The pictured system uses hay bales as the walls of the container, garden hose for the piping, and 55 gallon drums as a reservoir.  Pretty slick.

A second approach is to lay out the compost and the piping horizontally, so it can act as the floor of a greenhouse as this family in Oregon did.  They were able to generate at least 90 degree water for 18 months from their system and grow plants outdoors during the winter.

Where do we go from here?

I’d like to see this become a resilient business opportunity.

What do I mean?

Composting is already a big part of the resilient lifestyle (people that don’t compost are throwing wealth away) and efforts to permanently integrate it into a home’s design are already underway.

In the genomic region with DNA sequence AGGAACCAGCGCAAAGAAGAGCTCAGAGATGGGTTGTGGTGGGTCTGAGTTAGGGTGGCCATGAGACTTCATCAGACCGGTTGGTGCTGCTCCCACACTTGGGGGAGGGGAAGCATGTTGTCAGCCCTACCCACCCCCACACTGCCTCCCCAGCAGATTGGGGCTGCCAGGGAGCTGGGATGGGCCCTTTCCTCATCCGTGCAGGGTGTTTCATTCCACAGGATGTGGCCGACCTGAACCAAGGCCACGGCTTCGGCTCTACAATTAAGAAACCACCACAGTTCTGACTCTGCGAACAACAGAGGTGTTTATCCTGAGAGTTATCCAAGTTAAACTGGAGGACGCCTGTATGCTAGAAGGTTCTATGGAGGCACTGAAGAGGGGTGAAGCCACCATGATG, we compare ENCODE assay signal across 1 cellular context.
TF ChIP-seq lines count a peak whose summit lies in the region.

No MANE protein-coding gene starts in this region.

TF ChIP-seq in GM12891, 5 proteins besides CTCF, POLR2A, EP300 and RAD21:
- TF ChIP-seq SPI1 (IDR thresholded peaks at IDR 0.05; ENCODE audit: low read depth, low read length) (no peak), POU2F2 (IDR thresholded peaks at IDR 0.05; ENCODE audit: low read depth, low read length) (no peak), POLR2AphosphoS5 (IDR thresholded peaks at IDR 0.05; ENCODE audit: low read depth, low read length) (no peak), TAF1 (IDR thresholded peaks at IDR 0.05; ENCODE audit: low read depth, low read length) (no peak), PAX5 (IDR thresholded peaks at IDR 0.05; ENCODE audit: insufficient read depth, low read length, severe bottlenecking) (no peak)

So, the idea that local professionals will install and maintain permanent composting systems that allow both fast and efficient composting as well as heat isn’t that much of a leap.

It even open ups the potential for deliveries of the composting material you need in bulk (as a supplement to what you already produce), on an annual basis.   For example: a delivery of pulped wood/sawdust or shredded leaves to beef up your home’s supply, in a fashion similar to how a septic tank gets emptied or an oil tank filled, isn’t really that strange of an idea.

Finally, it gets even more interesting when you think about the productive impact of a home scale greenhouses that incorporate composting as a heat source — see picture and click for more info.

Hope this gets you thinking,

JOHN ROBB

Notes – long and short for College